MIT Technology Review tells readers about the amazing rebirth in Buffalo.
In a industrial park near the shore of Lake Erie, hard by the Buffalo River, the future of the solar power industry is under construction. SolarCity’s sprawling Buffalo factory, built and paid for by the state of New York, is nearing completion and will soon begin producing some of the most efficient solar panels available commercially. Capable of making 10,000 solar panels a day, or one gigawatt of solar capacity a year, it will be the largest solar manufacturing plant in North America and one of the biggest in the world.
The new factory, says SolarCity chief technology officer Peter Rive, could transform both SolarCity’s business, which has consistently lost money, and the economics of residential solar power.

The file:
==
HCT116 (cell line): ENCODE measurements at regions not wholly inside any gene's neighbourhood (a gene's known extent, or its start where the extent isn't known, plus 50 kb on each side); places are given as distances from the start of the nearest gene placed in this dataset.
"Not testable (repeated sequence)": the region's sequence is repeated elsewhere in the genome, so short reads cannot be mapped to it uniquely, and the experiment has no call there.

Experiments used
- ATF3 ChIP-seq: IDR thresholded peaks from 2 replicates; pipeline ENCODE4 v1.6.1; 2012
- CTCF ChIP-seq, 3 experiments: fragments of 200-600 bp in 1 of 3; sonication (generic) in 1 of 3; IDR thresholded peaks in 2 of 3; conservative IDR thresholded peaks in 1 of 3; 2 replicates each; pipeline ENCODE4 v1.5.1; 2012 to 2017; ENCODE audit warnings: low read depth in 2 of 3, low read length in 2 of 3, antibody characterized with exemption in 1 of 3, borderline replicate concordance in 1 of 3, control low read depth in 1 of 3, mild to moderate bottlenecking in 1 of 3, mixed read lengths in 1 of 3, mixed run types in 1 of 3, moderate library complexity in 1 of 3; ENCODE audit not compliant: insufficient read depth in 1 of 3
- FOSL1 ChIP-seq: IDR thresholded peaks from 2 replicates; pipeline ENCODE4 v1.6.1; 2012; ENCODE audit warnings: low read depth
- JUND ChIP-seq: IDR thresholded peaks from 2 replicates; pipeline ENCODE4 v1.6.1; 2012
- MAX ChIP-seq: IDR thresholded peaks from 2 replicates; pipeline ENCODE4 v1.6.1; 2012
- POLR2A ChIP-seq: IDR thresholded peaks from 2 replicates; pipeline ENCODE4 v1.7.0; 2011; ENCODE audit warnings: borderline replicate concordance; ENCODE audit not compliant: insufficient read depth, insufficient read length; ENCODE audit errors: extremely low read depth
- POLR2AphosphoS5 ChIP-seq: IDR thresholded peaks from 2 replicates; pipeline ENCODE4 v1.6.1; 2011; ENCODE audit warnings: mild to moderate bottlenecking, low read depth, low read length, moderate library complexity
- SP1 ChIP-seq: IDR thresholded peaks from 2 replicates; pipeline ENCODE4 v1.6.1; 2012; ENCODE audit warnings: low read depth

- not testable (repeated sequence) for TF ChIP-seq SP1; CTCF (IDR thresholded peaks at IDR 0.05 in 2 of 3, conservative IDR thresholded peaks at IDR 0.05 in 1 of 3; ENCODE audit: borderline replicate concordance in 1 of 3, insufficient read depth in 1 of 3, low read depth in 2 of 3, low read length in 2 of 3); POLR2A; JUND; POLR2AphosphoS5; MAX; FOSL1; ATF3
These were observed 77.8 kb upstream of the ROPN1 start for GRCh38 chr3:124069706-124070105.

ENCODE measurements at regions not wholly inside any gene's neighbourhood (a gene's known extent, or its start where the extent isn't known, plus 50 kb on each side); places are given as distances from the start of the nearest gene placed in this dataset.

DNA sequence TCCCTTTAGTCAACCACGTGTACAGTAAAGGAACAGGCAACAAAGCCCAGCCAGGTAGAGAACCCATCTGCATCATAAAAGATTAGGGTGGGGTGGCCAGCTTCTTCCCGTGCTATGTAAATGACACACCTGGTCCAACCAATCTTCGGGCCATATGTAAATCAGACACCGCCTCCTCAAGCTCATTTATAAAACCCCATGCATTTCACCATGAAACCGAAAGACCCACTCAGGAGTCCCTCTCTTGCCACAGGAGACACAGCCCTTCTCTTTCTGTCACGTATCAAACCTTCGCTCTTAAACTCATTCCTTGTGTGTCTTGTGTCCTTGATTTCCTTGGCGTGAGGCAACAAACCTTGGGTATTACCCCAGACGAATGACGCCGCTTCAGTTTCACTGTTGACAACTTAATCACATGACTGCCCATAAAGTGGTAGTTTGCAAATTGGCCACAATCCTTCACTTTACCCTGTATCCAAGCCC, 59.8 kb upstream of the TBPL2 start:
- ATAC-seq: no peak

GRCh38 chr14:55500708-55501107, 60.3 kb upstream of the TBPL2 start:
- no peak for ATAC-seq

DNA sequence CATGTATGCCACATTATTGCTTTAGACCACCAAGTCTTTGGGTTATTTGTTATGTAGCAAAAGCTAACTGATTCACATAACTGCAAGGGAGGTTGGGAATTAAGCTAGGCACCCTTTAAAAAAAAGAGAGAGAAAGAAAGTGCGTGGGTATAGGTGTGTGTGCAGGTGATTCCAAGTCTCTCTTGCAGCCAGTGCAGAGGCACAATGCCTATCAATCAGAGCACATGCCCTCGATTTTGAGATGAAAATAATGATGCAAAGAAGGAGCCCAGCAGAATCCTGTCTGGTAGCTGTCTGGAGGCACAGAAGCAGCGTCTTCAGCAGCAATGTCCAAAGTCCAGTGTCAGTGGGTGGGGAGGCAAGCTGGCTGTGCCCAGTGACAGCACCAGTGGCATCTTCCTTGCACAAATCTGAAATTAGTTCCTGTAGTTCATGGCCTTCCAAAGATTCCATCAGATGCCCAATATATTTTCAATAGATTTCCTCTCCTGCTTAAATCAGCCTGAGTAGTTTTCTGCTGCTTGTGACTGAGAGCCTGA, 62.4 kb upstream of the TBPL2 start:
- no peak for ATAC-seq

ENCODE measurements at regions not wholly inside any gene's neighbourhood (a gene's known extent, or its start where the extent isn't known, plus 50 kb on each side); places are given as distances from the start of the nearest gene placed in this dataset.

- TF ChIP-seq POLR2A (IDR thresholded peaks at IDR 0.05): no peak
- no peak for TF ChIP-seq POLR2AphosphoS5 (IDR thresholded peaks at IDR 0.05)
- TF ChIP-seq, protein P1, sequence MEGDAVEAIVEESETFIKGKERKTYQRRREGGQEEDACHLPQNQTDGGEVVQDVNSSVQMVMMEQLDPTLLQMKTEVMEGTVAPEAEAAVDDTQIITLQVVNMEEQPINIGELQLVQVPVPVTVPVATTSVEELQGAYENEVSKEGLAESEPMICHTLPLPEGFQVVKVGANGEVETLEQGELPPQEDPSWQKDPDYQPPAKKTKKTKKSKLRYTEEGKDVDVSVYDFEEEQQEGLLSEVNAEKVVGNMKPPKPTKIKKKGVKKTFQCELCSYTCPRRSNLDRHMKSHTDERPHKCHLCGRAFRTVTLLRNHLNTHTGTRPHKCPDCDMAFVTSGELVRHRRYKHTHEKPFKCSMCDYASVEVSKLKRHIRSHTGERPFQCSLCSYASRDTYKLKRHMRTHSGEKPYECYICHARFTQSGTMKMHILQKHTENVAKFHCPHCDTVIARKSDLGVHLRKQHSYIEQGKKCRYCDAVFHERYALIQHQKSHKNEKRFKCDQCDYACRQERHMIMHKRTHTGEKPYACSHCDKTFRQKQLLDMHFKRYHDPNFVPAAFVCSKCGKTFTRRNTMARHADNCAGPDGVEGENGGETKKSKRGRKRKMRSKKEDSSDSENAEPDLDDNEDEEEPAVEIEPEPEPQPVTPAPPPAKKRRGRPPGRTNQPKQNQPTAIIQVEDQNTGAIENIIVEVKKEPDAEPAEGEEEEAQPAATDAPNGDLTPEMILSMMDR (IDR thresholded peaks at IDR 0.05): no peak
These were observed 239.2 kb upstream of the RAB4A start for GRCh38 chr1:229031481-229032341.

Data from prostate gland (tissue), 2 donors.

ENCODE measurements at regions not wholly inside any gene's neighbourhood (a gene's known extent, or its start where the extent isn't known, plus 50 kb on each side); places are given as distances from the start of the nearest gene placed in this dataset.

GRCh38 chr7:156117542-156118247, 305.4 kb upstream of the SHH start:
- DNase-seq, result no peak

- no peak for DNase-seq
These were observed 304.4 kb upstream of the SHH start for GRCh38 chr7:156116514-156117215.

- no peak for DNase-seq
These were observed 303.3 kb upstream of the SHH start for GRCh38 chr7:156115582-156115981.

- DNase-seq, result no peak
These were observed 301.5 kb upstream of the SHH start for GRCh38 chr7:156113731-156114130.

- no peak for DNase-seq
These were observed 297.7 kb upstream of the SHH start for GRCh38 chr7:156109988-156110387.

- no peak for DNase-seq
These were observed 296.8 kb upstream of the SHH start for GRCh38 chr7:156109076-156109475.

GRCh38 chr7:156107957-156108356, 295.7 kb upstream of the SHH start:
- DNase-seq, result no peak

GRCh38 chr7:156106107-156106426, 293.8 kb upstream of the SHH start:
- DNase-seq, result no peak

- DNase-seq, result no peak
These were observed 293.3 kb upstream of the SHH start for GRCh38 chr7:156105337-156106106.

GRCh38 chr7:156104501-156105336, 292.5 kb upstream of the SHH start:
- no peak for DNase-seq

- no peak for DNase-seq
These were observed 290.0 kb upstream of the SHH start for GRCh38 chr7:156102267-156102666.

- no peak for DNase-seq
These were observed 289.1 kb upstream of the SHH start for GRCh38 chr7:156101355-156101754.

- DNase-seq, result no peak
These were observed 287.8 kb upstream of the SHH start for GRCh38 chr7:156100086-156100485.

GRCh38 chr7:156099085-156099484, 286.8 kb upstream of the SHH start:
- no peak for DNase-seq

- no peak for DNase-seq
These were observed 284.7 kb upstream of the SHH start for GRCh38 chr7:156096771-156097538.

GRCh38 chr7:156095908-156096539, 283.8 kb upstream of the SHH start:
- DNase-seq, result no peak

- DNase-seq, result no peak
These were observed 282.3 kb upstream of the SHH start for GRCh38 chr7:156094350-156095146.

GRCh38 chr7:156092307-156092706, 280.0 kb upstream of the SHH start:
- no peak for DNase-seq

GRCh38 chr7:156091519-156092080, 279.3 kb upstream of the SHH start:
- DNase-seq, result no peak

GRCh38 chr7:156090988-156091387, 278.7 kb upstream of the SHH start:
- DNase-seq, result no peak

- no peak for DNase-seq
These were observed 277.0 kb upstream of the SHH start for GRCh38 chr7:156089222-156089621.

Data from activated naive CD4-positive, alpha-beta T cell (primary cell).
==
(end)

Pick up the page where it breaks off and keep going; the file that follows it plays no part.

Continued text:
“Right now we can sell you energy in 14 states at a rate lower than what you’re currently paying the utility,” says Rive. The Buffalo factory, he adds, “sets us up for a future where solar plus batteries is cheaper than fossil fuels.”
The real risk lies in the rapid advance of solar technology: a record-setting panel today might look relatively inefficient three or five years down the road.
Future advances will entail much lighter, flexible panels that offer much higher efficiencies and are even cheaper to install—and thus produce electricity at a much lower cost.